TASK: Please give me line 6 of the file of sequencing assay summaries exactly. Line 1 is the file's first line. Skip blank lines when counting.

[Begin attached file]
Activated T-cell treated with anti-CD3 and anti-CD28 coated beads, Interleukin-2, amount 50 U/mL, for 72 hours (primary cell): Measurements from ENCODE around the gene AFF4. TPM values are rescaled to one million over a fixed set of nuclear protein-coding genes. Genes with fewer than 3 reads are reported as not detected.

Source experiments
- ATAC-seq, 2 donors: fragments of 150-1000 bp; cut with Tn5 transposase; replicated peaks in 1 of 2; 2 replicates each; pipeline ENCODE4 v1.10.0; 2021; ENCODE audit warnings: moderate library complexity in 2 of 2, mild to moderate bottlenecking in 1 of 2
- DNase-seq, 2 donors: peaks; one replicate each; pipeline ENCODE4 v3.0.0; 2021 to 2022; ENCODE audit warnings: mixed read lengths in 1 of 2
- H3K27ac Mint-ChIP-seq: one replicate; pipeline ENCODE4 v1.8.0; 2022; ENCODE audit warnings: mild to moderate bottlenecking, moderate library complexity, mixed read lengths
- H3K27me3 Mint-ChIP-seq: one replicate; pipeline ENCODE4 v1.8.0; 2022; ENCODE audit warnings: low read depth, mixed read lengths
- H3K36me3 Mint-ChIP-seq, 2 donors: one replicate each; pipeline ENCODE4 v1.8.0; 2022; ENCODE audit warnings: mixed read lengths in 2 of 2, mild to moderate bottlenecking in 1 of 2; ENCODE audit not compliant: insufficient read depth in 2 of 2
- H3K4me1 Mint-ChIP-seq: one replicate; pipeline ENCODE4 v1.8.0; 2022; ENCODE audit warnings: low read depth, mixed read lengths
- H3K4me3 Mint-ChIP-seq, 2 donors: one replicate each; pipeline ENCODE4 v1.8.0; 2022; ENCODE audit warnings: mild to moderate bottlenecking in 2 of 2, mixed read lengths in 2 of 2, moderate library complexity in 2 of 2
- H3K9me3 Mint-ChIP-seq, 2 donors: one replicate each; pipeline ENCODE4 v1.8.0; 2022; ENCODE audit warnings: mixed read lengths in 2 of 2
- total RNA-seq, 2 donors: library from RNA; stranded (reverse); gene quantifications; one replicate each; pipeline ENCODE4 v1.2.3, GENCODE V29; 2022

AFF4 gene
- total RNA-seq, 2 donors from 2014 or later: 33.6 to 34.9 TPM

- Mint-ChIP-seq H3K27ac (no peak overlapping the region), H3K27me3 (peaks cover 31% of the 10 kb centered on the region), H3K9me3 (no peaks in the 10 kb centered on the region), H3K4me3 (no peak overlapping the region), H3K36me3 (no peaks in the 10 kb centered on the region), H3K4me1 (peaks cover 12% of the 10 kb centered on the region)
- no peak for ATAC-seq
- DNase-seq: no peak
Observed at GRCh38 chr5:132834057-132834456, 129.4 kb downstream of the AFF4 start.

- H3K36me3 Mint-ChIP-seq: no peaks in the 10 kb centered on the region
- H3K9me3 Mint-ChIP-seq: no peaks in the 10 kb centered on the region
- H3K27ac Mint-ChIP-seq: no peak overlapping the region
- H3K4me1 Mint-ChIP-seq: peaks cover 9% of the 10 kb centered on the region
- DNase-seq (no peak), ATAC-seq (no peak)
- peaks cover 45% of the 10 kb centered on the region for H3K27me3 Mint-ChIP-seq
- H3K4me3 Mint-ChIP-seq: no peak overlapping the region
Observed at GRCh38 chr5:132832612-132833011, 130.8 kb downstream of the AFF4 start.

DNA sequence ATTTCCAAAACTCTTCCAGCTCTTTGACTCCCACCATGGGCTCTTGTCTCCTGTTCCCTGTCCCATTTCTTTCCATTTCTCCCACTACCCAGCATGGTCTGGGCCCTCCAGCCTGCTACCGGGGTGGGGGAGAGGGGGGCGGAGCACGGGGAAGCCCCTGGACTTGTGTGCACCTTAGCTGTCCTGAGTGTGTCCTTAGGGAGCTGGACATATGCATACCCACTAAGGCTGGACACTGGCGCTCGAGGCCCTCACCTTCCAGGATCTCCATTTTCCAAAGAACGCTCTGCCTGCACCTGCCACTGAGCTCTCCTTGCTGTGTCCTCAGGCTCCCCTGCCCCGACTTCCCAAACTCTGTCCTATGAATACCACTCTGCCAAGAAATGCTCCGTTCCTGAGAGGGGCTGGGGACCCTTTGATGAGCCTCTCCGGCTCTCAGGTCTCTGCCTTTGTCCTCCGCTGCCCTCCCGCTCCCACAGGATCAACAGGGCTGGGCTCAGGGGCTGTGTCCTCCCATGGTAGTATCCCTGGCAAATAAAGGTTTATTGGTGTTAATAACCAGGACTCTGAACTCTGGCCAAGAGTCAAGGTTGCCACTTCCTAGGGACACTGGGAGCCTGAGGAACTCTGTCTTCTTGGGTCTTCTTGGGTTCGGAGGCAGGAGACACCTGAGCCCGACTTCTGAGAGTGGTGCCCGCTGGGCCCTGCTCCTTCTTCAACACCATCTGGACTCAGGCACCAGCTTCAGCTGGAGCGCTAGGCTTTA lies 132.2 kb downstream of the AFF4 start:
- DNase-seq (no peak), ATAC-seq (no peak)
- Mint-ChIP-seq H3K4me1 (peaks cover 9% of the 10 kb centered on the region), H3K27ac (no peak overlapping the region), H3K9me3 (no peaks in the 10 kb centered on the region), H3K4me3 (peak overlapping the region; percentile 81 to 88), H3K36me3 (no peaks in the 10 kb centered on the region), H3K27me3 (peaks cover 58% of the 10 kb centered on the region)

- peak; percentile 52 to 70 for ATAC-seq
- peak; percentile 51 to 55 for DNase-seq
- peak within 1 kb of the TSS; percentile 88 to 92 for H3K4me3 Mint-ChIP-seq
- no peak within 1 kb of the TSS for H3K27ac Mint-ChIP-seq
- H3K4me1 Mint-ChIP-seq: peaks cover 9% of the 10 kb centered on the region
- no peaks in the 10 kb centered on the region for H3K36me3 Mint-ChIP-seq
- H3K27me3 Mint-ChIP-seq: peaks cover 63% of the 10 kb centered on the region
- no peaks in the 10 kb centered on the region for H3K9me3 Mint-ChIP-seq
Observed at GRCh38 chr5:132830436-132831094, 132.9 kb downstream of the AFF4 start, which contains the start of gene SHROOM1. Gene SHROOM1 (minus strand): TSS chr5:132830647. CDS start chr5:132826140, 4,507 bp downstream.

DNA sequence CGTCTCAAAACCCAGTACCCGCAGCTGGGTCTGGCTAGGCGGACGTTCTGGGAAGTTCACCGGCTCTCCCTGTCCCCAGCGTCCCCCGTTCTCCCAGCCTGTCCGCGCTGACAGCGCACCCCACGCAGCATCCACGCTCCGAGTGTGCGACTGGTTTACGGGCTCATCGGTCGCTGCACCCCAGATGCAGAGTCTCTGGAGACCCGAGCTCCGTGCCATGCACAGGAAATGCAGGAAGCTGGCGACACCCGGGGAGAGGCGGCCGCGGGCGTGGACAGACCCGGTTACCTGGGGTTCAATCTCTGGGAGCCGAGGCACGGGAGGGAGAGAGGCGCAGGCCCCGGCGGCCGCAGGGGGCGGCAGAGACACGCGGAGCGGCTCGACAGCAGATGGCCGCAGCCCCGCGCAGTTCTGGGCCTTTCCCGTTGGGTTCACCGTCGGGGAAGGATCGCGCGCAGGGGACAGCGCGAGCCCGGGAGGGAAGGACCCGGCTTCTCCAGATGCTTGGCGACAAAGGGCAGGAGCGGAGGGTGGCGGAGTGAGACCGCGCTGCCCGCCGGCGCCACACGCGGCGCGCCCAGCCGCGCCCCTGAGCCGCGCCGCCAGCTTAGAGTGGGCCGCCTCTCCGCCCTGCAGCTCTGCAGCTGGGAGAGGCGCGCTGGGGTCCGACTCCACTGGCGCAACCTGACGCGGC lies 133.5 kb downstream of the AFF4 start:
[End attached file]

- H3K27me3 Mint-ChIP-seq: one replicate; pipeline ENCODE4 v1.8.0; 2022; ENCODE audit warnings: low read depth, mixed read lengths